22 Indigo Place by Sandra Brown
My rating: 4 of 5 stars
This is one of my sister's favorite books, which always makes me want to read a book, since she has good taste. She's usually not wrong about the books she raves about. The other night, I decided to give it a read, since it has a flower on the cover, I needed a pure, happy romance book to get my mind off of darker thoughts, and it would meet my Spring challenge. I was glad I did. I love the old school romance books. They seemed to build up the romance story in a more believable fashion. As well as the chemistry. I must say Sandra Brown did a great job. She built up the sexual tension expertly in this book. Each scene and interaction, both in the past and the present, showed the attraction between Laura and James. Their kisses and caresses escalated that tension until they consummate. I miss that feeling of expectation of when they finally will do it, instead of the more prevalent insta-sex of today, which really just makes the romance fizzle before it begins. After they have sex, what's the point really in reading the romance? I like the romance to come first. But that's just me.
Other things I liked about this book:
*There is something about Southern-set books. The ambience of that location, with all the societal aspects, the simmering heat, and the conventions of Southern folk. I could smell the gardenia and honeysuckle, taste the sweet iced tea, and feel the humid breeze against my skin. It is a clever metaphor for the heated sexual attraction between the characters that is burgeoning right under my eyes as I read.
*I love books where the H/h knew each other growing up, although they didn't get together, merely flirting around, or having the unconsummated attraction that will culminate when they reunite later on as adults.
*The bad-boy made good storyline: Although I didn't like the snobbery that Laura showed initially against James, I liked the dynamic of Laura and James having been in different social spheres. James was the son of the town drunk, and Laura the daughter of one of the town's more prominent families. James was pretty much like James Dean in the old 50s movies, a greaser with a bad attitude. But he was always a hard worker, just dealing with more pain and rage than a young man can carry and still have peace in his heart. It was good he shook the dust of his hometown off his feet and set off to make a life for himself, and his fortune. And he created his darling little girl, Mandy, who needs a mother. Good thing Laura is there to fill that job. James had a master plan of coming back to his hometown and making a good reputation for himself. Laura's found out that her father left her a mountain of debts and has to sell her house. It's a heartbreaking decision for herself, especially when she has to sell it to James, who she doesn't think is good enough for it. Things change in her thinking, and I was glad that she was able to open her heart and mind (although James had always been in her heart, even if he was way 'too bad, too experienced, too everything' for her). James sure has a way of bringing a girl around in her thinking. James has some revising of his views to undergo too. He wants a perfect southern maven wife, and doesn't need love or passion (at least not with her). He thinks Laura will fit the bill, until he realizes how much passion she has inside, and how much he feels for her. I think Ms. Brown did a good job of showing how James and Laura got to know each other past the misleading perceptions of each other they had (fostered by a society that is way too fixated on such things), and realizing how much they loved each other.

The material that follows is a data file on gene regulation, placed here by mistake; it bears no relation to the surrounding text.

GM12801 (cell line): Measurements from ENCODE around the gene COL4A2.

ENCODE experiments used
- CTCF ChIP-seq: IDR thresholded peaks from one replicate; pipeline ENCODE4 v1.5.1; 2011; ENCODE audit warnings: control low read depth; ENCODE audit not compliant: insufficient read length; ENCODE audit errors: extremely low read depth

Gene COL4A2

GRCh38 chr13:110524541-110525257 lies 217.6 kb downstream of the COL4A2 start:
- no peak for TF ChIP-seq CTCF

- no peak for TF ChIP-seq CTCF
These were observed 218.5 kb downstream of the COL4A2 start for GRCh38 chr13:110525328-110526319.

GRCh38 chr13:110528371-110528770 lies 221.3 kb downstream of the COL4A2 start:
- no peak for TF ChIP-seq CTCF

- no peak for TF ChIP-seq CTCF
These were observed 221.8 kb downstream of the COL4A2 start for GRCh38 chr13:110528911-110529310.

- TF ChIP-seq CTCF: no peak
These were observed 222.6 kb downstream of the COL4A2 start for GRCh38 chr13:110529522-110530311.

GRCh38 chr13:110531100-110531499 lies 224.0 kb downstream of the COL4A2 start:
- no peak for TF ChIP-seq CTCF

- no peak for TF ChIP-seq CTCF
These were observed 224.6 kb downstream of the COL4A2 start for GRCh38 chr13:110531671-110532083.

There was a lot to love about this book. I takes me back to the golden days of contemporary romance that I sincerely mourn nowadays. I've read a few of her older books, but I guess I should have paid more attention to Sandra Brown's contemporary romance. Now's as good a time as any.
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